Assumptions! We all make them.  The reality is that we probably make them every day and many times throughout the day without concern.  Fact is, most assumptions made are safe and even necessary when faced with a decision or in looking at a set circumstances.  I for one have always been a proponent of the “Duck Theory” and may have just labeled the phrase here.  But as the saying goes, “if it walks, sounds and looks like a duck, it is probably a duck”; 99.99% of the time.  I’m inclined to say 100% but knowing that there is probably someone or something out there that would prove me wrong, I will allow for a small margin of error.  LOL (Figure that slang out).  Joking aside, there are times where I have made an assumptions, not at all based on fact or a certain level of proof, that have left me humbled and I’m happy to share a few with you below.

The first that comes to mind happens years ago while training at the YMCA.   In conversing with a friend I hadn’t seen in a while, I was introduced to his cousin.  Knowing that I was a Christian, he proceeded to share of his cousin’s recent baptism in Christ.  Excited for him and assuming I may be familiar with his church, I asked the obvious question, “Where were you baptized?”  His answer was one word and it still leaves me a bit stunned when thinking about it as I definitely made the wrong assumption.  His answer was, “Renous”.  For those not familiar, Ranous is a maximum security correctional facility located here in New Brunswick from which he had been recently released.  I had to react quickly as that was the only response I had received and looking back, I feel that he was thinking I would look for a way out of the conversation.  But thankfully knowing and being a recipient of the true grace of the gospel of Jesus, that was not going to happen.  What resulted in the end was a time of great encouragement and a lesson learned for me to always be ready to give an account. 1 Peter 3 v 15

The second happened while singing and playing my guitar with a group of brothers and sisters on mission in New York City. It was late at night when some of us had decided to head to Staten Island in the hopes of being a blessing to someone in need through worship.  I laugh when thinking on how the Lord had used us that night as I was a bit nervous about what might happen when we started out.  On a subway heading to the Staten Island Ferry, it wasn’t long before I felt the long stare of what I assumed to be an irritated passenger on verge voicing her displeasure beside me.  In finishing a song and deciding what to sing next she decided to speak and I found out I was wrong again.  Through tears she shared of how she had just come from her mother’s wake and the song we had sung was one that they had sung that night at church and that the music was healing to her heart.  In that moment we realized how great our God was as we continued to worship with her for the rest of the ride.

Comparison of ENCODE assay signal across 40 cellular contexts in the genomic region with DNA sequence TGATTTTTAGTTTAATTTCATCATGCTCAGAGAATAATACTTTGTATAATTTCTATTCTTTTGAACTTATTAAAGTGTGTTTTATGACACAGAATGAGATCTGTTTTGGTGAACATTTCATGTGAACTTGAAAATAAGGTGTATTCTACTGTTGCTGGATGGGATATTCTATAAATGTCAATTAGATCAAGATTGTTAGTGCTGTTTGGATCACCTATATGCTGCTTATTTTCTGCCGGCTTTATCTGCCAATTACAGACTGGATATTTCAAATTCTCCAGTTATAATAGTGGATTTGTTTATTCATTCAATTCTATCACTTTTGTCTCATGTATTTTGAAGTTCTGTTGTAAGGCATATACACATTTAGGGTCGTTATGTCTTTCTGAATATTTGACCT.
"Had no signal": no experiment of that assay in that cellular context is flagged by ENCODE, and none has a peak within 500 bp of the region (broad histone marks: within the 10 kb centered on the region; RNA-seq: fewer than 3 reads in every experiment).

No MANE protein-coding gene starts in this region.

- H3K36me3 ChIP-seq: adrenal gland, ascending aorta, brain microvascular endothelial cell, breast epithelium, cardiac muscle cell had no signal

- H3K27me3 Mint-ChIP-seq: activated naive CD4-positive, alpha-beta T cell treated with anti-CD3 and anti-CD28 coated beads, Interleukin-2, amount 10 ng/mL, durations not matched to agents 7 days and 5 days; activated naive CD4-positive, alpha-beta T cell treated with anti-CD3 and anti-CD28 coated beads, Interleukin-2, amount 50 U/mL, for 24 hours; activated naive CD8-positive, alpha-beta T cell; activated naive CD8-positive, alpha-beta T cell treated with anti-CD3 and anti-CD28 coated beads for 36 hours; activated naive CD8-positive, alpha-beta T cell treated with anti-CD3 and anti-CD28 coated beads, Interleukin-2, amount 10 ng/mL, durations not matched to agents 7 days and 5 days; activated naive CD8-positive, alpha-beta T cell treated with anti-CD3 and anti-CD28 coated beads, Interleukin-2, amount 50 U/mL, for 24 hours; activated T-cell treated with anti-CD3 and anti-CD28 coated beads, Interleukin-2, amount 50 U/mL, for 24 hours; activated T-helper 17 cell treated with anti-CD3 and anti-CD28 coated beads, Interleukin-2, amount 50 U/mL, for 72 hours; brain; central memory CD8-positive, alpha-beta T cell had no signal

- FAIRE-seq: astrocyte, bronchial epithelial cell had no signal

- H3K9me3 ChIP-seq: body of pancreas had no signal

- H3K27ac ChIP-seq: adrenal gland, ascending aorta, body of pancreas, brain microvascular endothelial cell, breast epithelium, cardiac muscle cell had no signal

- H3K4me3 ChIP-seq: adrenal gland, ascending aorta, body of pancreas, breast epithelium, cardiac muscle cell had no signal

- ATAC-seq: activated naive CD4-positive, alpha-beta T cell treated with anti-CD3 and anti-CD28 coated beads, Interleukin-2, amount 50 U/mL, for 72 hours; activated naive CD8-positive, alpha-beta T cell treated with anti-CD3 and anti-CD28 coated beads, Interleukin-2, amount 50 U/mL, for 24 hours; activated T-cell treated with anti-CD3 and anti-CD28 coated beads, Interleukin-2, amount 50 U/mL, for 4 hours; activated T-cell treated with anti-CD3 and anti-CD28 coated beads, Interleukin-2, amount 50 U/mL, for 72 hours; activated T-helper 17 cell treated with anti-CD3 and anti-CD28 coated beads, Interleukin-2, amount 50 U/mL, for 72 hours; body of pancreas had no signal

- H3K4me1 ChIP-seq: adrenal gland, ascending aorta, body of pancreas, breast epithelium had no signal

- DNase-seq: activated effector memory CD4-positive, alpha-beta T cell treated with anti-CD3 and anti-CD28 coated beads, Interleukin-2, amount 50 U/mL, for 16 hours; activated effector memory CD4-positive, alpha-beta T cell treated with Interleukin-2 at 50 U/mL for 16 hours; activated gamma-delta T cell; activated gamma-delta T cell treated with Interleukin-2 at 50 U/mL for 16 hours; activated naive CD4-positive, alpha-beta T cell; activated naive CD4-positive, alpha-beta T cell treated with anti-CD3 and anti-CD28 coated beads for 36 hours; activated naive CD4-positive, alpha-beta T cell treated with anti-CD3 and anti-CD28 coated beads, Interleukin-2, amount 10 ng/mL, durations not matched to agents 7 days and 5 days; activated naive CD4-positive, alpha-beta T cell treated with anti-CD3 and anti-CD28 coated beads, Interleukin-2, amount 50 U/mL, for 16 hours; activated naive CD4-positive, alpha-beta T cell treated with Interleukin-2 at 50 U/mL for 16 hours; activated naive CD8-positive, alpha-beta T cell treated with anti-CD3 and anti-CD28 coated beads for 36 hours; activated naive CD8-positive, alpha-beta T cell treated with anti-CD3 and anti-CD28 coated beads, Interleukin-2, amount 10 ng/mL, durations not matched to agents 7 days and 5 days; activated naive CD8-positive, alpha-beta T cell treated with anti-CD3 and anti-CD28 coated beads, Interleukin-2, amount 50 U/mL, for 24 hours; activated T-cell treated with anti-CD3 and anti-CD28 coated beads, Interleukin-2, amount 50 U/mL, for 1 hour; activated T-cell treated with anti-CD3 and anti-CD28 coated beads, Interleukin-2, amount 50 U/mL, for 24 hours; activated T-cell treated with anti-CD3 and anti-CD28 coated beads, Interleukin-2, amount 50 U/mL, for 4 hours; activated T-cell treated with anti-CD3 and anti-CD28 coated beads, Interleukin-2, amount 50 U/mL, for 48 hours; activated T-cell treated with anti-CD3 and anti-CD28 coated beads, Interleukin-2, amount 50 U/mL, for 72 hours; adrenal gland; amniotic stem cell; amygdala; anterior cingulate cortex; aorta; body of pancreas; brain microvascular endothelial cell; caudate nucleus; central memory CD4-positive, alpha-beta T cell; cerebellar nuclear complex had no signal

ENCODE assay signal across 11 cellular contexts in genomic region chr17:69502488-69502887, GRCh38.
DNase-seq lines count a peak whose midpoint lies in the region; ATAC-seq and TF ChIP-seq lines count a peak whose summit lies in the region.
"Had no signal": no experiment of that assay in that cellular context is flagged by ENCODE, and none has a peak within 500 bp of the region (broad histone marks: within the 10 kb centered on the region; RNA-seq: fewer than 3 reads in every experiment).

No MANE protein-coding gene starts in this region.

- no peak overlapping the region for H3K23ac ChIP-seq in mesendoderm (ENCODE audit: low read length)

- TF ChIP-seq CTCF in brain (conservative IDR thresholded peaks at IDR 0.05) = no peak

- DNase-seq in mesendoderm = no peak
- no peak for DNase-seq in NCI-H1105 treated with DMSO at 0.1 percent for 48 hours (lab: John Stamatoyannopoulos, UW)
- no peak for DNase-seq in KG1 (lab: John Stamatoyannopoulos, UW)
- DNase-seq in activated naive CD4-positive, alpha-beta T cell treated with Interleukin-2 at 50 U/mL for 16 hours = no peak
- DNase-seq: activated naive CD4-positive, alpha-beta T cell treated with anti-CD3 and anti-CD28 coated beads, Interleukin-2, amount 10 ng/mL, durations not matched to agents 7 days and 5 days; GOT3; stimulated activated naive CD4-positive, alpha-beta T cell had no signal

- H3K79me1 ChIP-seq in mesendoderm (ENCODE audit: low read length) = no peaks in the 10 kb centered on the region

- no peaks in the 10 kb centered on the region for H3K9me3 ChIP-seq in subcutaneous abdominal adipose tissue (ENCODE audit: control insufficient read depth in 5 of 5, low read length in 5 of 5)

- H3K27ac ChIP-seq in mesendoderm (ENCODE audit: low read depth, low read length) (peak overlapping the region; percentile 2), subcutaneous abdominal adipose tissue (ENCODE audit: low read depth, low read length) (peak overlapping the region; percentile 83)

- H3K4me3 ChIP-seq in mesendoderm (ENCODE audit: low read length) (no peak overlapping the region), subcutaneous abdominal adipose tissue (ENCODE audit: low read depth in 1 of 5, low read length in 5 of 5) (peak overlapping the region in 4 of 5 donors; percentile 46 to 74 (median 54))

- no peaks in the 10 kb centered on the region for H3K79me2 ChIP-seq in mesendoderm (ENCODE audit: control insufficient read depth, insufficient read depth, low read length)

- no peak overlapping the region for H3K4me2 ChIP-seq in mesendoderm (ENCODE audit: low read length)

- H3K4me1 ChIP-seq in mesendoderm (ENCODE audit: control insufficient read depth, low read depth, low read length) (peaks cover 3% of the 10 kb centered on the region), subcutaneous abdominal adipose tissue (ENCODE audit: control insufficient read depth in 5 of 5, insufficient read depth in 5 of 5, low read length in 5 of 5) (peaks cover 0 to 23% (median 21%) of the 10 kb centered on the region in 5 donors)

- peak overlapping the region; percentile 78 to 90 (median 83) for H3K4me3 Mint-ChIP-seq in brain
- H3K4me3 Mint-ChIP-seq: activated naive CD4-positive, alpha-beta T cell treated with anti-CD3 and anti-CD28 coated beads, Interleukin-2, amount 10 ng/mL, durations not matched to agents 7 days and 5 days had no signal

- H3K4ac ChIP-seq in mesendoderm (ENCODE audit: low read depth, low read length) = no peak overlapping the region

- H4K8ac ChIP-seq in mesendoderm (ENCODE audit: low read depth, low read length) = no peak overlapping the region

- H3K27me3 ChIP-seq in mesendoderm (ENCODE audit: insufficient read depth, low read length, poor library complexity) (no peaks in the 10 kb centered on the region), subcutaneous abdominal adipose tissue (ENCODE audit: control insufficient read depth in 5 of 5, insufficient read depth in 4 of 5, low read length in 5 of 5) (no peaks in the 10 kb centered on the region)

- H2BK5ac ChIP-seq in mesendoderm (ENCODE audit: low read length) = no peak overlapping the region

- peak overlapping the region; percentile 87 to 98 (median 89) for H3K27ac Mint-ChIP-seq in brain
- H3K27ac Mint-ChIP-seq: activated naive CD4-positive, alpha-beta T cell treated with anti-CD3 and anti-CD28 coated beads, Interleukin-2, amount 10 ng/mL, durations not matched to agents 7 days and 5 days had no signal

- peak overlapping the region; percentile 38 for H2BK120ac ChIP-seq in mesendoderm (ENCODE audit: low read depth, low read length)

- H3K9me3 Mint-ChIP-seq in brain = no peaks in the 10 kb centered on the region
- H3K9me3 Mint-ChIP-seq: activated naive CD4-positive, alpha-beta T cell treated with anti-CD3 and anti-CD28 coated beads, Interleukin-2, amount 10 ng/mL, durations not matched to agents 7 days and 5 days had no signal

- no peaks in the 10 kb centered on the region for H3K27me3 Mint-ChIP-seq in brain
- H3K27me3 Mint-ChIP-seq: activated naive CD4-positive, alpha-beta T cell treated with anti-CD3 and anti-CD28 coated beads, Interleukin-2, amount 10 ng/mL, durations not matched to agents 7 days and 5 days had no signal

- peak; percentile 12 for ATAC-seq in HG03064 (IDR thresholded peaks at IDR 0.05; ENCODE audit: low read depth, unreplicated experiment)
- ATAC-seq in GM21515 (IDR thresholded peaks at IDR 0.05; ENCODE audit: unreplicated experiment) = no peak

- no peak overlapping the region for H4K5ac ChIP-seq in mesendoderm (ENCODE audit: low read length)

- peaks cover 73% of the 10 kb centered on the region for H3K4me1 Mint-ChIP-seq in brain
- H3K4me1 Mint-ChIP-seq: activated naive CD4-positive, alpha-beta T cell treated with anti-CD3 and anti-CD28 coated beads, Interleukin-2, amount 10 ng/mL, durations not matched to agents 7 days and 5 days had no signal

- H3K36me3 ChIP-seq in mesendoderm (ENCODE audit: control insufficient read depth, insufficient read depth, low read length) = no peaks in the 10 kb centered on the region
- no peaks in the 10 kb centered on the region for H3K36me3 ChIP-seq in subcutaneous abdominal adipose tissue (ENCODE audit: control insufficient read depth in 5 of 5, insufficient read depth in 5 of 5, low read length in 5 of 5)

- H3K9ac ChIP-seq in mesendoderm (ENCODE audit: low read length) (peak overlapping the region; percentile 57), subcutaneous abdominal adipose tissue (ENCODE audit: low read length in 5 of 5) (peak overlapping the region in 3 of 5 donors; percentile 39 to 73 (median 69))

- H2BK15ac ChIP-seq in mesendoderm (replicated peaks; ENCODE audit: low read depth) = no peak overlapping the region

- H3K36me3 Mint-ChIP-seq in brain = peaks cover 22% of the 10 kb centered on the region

Thinking there were no more lessons to learn, we proceeded to do the same on the ferry that night while overlooking lady liberty herself. Before we knew it we had several children from a Muslim family dancing in front of us while an African immigrant who, wearing a medal given by her church in celebration of her loving heart, danced and sang in the room behind us.  By the end of the ride she was with us along with a small crowd that made for a night that I will never forget.

One would think I would be done assuming when it comes to Christ but I’m still learning my lessons; lessons those of bible times had to learn and lessons that the body of Christ would do well to learn if we are to avoid the pitfalls and missed opportunities before us today. With the truth of scripture to bring context to the issue, Moses states the following in Deuteronomy 30 v 11 – 14 when considering God’s word and our ability to live a life that reflects it:

“Now what I am commanding you today is not too difficult for you or beyond your reach.  It is not up in heaven, so that you have to ask, “Who will ascend into heaven to get it and proclaim it to us so we may obey it?” Nor is it beyond the sea, so that you have to ask, “Who will cross the sea to get it and proclaim it to us so we may obey it?”  No, the word is very near you; it is in your mouth and in your heart so you may obey it.”

In the scriptures above we hear Moses addressing an issue he knew would come up while at the same time stating the facts regarding that line of thinking. With this being  a struggle for some today,  below are other examples of assumptions often made and the truth of scripture to counter the them, providing a clearer current state reality while at the same time giving reason for hope:

  • All roads lead to God (Universalism) – John 10 v 9 & 14 v 6; Acts 14 v 12; 1 Timothy 2 v 5
  • Unforgivable Sins – Romans 8 v 38 – 39; Mark 3 v 29; Matthew 12 v 31 – 32